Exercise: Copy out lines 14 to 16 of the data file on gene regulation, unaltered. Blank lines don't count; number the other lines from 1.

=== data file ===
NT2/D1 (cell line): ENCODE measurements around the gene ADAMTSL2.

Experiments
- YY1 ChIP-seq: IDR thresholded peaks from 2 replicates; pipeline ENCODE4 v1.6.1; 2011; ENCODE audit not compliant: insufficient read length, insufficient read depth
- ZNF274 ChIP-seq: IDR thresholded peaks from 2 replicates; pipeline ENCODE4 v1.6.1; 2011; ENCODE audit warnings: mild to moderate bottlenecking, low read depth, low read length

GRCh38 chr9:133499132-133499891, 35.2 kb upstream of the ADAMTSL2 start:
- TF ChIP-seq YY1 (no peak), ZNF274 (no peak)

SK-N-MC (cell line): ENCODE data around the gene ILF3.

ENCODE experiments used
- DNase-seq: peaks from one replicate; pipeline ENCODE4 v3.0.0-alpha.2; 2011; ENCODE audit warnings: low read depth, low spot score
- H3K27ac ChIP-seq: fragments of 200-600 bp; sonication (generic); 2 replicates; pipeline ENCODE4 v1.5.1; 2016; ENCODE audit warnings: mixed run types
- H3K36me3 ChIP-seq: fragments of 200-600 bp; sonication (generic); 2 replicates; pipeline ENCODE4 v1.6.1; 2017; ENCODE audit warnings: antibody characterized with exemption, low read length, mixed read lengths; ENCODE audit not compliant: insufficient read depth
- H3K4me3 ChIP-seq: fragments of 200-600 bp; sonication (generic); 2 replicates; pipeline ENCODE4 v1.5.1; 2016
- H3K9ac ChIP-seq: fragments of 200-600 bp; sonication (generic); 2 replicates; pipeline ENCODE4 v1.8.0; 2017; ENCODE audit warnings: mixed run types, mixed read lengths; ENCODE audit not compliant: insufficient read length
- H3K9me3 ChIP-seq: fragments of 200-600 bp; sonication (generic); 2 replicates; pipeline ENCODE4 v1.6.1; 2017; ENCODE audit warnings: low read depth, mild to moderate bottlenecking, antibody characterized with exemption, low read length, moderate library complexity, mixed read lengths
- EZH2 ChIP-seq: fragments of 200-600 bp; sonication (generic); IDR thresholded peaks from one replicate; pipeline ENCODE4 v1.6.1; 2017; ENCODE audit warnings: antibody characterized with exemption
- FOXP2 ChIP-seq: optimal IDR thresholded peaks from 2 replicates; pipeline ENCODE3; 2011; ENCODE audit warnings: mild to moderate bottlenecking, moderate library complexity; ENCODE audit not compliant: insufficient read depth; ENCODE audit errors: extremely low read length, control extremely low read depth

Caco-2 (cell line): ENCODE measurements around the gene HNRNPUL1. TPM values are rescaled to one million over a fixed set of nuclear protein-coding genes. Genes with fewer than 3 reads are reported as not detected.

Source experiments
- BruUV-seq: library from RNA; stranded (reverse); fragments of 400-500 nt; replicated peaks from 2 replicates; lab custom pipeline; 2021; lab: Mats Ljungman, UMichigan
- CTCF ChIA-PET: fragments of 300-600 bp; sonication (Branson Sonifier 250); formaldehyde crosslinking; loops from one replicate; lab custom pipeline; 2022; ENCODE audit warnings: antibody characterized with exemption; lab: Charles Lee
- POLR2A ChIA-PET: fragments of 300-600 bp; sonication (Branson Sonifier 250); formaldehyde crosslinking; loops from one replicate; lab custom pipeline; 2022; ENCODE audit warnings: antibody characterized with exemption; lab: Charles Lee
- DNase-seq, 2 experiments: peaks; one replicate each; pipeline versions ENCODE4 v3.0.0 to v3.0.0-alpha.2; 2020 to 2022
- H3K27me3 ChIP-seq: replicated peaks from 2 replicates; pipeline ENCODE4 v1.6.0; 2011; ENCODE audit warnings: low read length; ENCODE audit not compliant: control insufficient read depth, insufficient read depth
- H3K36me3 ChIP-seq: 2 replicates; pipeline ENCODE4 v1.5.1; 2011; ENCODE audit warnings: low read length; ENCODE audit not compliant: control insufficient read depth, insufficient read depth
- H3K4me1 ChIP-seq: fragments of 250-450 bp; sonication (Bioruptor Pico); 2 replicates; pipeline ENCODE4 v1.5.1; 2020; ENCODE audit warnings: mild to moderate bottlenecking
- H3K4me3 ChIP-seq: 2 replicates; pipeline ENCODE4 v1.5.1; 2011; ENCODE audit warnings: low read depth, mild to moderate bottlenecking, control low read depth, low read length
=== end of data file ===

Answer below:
- H3K9me3 ChIP-seq: fragments of 200-600 bp; sonication (generic); 2 replicates; pipeline ENCODE4 v1.6.1; 2017; ENCODE audit warnings: low read depth, mild to moderate bottlenecking, antibody characterized with exemption, low read length, moderate library complexity, mixed read lengths
- EZH2 ChIP-seq: fragments of 200-600 bp; sonication (generic); IDR thresholded peaks from one replicate; pipeline ENCODE4 v1.6.1; 2017; ENCODE audit warnings: antibody characterized with exemption
- FOXP2 ChIP-seq: optimal IDR thresholded peaks from 2 replicates; pipeline ENCODE3; 2011; ENCODE audit warnings: mild to moderate bottlenecking, moderate library complexity; ENCODE audit not compliant: insufficient read depth; ENCODE audit errors: extremely low read length, control extremely low read depth